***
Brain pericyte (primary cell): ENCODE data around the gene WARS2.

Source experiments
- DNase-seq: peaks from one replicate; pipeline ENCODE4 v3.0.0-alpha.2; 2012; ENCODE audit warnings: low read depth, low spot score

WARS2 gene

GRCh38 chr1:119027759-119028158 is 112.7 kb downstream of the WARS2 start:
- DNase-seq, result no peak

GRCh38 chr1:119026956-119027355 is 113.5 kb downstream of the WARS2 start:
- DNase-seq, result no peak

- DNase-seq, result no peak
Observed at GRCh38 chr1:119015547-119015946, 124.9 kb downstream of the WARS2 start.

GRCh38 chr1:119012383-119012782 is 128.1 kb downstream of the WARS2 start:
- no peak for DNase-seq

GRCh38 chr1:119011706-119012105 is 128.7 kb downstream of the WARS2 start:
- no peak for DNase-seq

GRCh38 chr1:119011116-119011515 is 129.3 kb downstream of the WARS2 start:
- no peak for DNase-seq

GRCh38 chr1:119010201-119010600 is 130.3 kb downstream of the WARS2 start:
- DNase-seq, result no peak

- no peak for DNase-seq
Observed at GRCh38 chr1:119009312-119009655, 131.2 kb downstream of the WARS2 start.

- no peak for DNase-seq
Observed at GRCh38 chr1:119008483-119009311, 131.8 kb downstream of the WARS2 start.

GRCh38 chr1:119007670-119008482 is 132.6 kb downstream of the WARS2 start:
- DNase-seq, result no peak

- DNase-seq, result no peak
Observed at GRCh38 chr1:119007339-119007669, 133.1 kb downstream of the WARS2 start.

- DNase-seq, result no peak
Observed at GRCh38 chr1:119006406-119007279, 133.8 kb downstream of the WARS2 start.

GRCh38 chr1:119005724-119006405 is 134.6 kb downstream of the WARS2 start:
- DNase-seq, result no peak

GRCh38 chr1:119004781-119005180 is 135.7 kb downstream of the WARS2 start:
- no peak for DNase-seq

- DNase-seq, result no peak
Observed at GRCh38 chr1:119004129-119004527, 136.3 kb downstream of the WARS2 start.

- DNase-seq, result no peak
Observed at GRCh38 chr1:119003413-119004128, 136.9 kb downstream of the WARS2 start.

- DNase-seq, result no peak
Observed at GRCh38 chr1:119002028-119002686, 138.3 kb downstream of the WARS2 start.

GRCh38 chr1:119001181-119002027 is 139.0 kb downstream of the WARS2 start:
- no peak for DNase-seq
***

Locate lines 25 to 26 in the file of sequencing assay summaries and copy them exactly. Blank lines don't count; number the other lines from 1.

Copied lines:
- DNase-seq, result no peak
Observed at GRCh38 chr1:119007339-119007669, 133.1 kb downstream of the WARS2 start.